T cell depleted haploidentical bone marrow transplantation for the treatment of children with severe combined immunodeficiency
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Severe combined immunodeficiency (SCID) is fatal in early childhood if unrecognized and if not treated. The aim was to determine the efficacy of T cell depleted bone marrow transplantation (TCD BMT) in the treatment of children with SCID. Eleven children diagnosed with SCID received histocompatible related donor bone marrow transplantation ? HRD BMT (group I). Thirty seven children diagnosed with SCID who did not have histocompatible donors were treated with TCD haploidentical parental bone marrow transplantation (BMT) (group II). TCD was performed by in vitro soybean lectin agglutination followed by E-rosette depletion. Patients were longitudinally assessed for the presence and function of T and B lymphocytes. In group I all children survived. The mean age of children in this group at the time of HRD BMT was 15. 4 months. All surviving patients normalized their specific T cell function. Two out of 11 require treatment with intravenous immunoglobulin i. v. Ig. In group II 17 out of 37 (46%) children survived. At the time of TCD BMT the mean age of survivors was 7. 5 months, vs. 11. 4 months in patients who died. Death was caused most commonly by opportunistic infections, Epstein-Barr virus induced lymphoproliferative disease (EBV-LPD), and graft versus host disease (GvHD). Seventeen out of 17 surviving patients recovered normal numbers of CD3+ cells and antigen specific T cell function. Five out of 17 never recovered their B cell function and require i. v. Ig injections. Early diagnosis, prevention or treatment of opportunistic infections, and enhancement of immune recovery will be necessary to improve survival in patients with SCID treated with TCD BMT.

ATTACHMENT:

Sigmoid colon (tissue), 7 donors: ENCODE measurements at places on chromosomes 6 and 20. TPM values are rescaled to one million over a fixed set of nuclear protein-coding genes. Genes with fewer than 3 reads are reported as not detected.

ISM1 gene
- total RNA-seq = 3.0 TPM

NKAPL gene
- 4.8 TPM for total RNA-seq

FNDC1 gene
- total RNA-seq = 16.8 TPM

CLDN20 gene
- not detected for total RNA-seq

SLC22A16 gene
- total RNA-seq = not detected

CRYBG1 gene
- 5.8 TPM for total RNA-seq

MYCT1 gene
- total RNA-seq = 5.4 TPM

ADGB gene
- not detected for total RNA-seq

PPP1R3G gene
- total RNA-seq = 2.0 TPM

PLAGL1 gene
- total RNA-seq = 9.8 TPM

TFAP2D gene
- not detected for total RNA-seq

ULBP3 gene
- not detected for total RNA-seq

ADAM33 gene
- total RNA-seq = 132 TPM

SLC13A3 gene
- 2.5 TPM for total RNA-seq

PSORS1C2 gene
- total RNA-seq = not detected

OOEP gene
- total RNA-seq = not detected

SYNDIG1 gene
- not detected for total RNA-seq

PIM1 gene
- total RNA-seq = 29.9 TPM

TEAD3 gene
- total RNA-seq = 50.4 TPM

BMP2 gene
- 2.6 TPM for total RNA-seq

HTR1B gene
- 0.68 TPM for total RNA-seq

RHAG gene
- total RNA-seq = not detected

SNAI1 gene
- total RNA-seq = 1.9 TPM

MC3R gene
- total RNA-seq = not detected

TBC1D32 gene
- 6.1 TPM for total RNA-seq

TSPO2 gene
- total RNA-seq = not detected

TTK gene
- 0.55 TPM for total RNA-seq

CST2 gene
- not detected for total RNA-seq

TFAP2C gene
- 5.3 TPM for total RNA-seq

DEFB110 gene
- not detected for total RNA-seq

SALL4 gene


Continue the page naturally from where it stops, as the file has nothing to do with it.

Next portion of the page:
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E.M. Smogorzewska, Division of Research Immunology and Bone Marrow Transplantation, Childrens Hospital LA, University of Southern California School of Medicine, Los Angeles, USA